1,000 Houstonians Join the Navy - Historical Marker
The "1,000 Houstonians join the Navy" marker
USS Houston in 1935
The De Ruyter at anchor in February 1942, shortly before the battle
Backstory and Context
The Battle of the Java Sea occurred during the Pacific campaign of World War II. It was a huge loss for the Allies and resulted in Japanese occupation of the Netherlands East Indies. The battle occurred on February 27, 1942 and lasted seven hours. During this time, American-British-Dutch-Australian Command (ABDACOM) Strike Force Commander Rear-Admiral Karel Doorman’s striking force attempted to advance upon and attack the Imperial Japanese Navy’s invasion fleet. Japan’s escort force thwarted these attempts and the Allies suffering heavy losses. Doorman and the majority of his crew died when the De Ruyter sunk.
The Japanese escort force protecting the convoy consisted of two heavy and two light cruisers and fourteen destroyers. The ABDA force was made of two heavy cruisers, three light cruisers, and nine destroyers. The Japanese Navy was more heavily armed, contributing greatly to the Allied Force’s crippling defeat. Each Japanese Navy heavy cruiser was armed with ten 8-inch guns and superior torpedoes. The Allied Forces’ Exeter was armed with only six 8-inch guns. The Houston carried nine 8-inch guns, only six of which still worked after one of the turrets was knocked out in an air attack. The poor coordination between the Allied navies and air forces during the battle is also cited as contributing to the defeat.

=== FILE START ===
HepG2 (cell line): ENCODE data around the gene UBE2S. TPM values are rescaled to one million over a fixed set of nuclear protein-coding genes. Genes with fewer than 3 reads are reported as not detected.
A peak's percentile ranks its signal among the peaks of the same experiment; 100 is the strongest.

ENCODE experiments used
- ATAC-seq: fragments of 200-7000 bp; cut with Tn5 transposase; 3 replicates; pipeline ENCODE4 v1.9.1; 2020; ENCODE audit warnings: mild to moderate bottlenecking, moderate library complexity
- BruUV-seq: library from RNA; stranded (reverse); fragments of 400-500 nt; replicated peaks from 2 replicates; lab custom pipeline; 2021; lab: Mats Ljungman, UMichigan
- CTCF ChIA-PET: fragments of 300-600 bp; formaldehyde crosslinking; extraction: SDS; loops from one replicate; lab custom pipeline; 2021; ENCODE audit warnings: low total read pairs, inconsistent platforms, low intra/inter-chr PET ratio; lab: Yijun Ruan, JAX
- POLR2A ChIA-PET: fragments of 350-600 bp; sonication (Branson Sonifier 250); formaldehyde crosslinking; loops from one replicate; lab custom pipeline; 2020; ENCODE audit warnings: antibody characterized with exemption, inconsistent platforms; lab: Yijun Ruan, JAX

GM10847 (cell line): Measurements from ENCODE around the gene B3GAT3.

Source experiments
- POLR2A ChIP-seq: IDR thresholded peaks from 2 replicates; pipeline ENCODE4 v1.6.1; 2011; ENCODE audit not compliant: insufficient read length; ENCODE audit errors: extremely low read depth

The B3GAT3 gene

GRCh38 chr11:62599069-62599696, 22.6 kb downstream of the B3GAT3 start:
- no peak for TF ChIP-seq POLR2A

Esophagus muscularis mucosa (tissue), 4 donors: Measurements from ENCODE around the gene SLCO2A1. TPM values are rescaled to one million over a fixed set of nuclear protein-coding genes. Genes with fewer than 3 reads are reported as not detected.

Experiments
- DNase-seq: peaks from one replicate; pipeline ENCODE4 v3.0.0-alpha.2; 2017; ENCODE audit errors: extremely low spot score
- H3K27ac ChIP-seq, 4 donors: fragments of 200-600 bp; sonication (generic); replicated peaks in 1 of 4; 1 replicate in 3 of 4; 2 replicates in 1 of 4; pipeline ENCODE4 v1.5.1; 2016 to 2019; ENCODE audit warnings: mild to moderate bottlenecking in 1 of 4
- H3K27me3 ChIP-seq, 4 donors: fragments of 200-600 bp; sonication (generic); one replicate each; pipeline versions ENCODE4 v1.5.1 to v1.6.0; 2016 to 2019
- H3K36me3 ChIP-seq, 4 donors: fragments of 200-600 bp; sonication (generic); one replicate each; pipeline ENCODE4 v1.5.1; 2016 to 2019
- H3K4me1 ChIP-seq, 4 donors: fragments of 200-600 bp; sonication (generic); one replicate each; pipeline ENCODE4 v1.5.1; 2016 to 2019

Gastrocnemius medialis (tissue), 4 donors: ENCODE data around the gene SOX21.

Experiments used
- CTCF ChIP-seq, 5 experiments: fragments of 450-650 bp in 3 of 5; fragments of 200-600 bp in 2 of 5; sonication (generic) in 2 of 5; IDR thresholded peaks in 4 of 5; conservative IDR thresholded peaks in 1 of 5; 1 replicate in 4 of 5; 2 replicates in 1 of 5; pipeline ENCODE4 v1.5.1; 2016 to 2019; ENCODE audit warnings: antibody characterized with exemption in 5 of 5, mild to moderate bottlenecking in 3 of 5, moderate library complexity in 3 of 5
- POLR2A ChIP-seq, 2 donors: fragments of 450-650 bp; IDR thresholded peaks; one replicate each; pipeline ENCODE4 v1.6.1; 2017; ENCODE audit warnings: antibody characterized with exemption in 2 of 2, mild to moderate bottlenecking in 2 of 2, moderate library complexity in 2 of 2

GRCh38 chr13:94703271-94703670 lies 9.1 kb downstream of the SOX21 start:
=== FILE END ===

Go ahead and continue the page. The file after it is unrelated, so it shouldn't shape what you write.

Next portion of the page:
The Battle of Java Sea led to subsequent battles including the Battle of Sunda Strait and Second Java Sea Battle on February 28. The Battle of Sunda Strait resulted in the sinking of the Perth and the Houston just after midnight on March 1.
Evans, Jim. "1,000 Houstonians Join the Navy." Accessed September 26, 2015. http://www.hmdb.org/marker.asp?marker=66151.
"USS Houston." Wikipedia. Accessed September 26, 2015. https://en.wikipedia.org/wiki/USS_Houston_(CA-30).